Broadly, the process for stabilizing water and/or improving texture of food such as mechanically separated meats in accordance with the present invention comprises the steps of:

(a) forming a slurry of gelatin, acid and water, at a temperature of about 0° C. to about 100° C., for a period of time of at least about 10 minutes, to fully hydrate said gelatin, said acid being present in an amount to cause said slurry to have a pH of about 1.0 to about 4.5;

(b) maintaining the pH of said slurry at about 1.0 to about 4.5;

(c) recovering a gelatin component having a pH of about 1.0 to about 4.5 from said slurry; and

(d) adding said gelatin component to a foodstuff and/or said mechanical separated meat having water in an amount sufficient to stabilize said water and/or improve the texture of said foodstuff or meat.

Optionally, the recovered gelatin component is first dried and then added to a foodstuff in a particulate form. In either case, the stabilizer improves the texture of the foodstuff prepared with mechanically separated meat. Also, during the hydration of the gelatin, steps (a) and (b) above, it is best to agitate the slurry to provide a uniform slurry. Alternatively, some of the water is removed and the fully hydrated gelatin in slurry form is employed.

In order to stabilize both water and a fat/oil in foodstuffs as well as improve the texture of mechanically separated meat, it is preferred to incorporate a starch component and/or a sugar component into the foodstuff along with the gelatin component. The starch component and/or sugar component is suitably employed in the present invention either:

(1) by being added to the acid-gelatin slurry during hydration;

(2) by being dried with the gelatin and acid;

(3) by being mixed with the dried particulate gelatin; or

(4) being added to the foodstuff along with the gelatin component.

Suitable starch components include flour, starch granules, pregelatinized starch, chemically modified starch, and derivatives of starch such as dextrins, maltodextrins, and corn syrups. Suitable sugar components include monosaccharides such as glucose, fructose, ribose, arabinose, mannose, xylose or galactose; disaccharides such as sucrose, maltose, cellobiose, lactose, or trehalose; and trisaccharides such as maltotriose, raffinose, cellotriose or manninotriose.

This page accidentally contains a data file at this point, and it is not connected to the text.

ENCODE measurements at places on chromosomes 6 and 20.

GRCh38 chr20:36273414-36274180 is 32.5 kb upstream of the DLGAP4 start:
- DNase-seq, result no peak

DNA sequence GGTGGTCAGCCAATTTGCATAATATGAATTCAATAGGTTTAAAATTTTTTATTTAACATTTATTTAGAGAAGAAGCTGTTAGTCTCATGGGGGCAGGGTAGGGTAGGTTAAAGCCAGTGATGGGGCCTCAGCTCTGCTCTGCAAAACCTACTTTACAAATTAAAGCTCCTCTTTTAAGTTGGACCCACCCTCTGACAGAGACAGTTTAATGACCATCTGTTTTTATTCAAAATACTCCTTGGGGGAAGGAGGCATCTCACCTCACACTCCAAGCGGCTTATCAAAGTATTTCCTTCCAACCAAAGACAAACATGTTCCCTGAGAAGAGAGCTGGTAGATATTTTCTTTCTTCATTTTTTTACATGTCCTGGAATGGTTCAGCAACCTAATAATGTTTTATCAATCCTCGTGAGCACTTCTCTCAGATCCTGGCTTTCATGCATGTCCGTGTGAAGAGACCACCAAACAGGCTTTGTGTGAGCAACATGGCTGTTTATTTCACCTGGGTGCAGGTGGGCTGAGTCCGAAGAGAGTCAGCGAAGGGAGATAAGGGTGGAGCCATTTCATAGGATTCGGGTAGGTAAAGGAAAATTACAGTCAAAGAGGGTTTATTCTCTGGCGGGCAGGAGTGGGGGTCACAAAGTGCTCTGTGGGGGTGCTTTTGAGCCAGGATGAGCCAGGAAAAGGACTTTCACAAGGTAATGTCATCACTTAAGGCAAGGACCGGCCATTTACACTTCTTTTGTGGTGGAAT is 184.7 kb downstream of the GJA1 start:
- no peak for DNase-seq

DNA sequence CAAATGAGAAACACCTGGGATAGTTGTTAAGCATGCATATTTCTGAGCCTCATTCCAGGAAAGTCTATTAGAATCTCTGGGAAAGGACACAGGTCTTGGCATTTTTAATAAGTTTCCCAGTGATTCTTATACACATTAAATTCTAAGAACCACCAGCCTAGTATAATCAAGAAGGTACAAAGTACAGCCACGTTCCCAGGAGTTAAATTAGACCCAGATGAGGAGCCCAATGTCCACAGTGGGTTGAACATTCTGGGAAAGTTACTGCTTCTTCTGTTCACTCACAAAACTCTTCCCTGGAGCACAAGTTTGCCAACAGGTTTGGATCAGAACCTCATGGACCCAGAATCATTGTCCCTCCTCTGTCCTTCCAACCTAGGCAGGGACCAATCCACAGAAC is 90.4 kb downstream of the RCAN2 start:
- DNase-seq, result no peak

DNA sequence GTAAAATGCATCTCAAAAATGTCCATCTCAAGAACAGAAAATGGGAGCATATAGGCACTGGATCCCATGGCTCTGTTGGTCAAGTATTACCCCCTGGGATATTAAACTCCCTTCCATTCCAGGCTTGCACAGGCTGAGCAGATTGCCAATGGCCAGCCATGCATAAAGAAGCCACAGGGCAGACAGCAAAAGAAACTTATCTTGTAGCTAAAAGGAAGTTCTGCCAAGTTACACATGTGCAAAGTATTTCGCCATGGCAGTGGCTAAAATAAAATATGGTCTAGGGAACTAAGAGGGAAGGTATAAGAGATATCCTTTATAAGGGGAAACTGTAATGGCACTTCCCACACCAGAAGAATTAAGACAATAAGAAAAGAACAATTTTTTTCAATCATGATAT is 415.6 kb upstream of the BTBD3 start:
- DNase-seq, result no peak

It has been found that the amount of acid can be reduced in the slurry if a sugar component selected from the group consisting of monosaccharides and disaccharides is present. Where the stabilizer of the present invention is used in a farinaceous product, it is preferred that a portion of the acid be reduced in the slurry and a sugar component selected from the group consisting of monosaccharides and disaccharides be substituted for a portion of the acid. Good results have been obtained with sucrose, glucose and fructose.

The amount of gelatin in the slurry is suitably about 0.5% to about 30% by weight and preferably about 1% to about 10% by weight. The amount of gelatin component added to the foodstuff is suitably about 0.1% to about 15% by weight foodstuff and, more preferably, about 0.1% to about 5% by weight foodstuff. It has been found that the higher the Bloom of the gelatin, the lesser the amount of gelatin added to the foodstuff to get the same effect. In other words, a 100 Bloom gelatin needs three times as much gelatin as a 300 Bloom gelatin to accomplish the same effect in accordance with the present invention.

The amount of starch component used in the slurry, step (a), is suitably about 0.5% to about 20% by weight and, more preferably, about 1% to about 10% by weight slurry. The amount of starch component added to the foodstuff, step (c), is about 0.05% to about 10% and, more preferably, about 0.25% to about 5.0% by weight based on the weight of foodstuff. If flour is used as the starch component, more flour is necessary than granular starch or other forms of starch. The amount of sugar component added to the slurry in step (a) is suitably about 2% to about 3%.

In U.S. Pat. No. 4,588,603 issued May 13, 1986, a process for preparing a stabilized food is disclosed wherein the stabilizer is an aqueous solution of fully hydrated, fully-swollen gelatin and an acid. The stabilizer of the '603 patent requires the use of non-halogenated water. Applicant has found that by using enough acid to lower the pH to about 1.0 to about 4.5 and maintaining the pH to about 1.0 to about 4.5 to recover a gelatin component at a pH of about 1.0 to about 4.5, that tap water can be used in preparing a food stabilizer.

The stabilizer of the present invention stabilizes both water and fat/oil in a variety of food systems to include eggs, dough, sauces and gravies, mechanically separated meats and ground meats. For instance, in a frozen burrito, the stabilizer of the present invention is used both in the filling of the burrito as well as the flour tortilla. In a frozen pancake, the stabilizer of the present invention is used in both the pancake itself as well as the maple syrup which is used on top of the pancake, both of which were frozen and pre-wrapped for sale to the consumer. In yet another example, the stabilizer of the present invention is used not only in the filling of a chicken pot pie but also the crust. Alternatively, the stabilizer is used only in the crust of the pie and not in the filling to stabilize the crust only.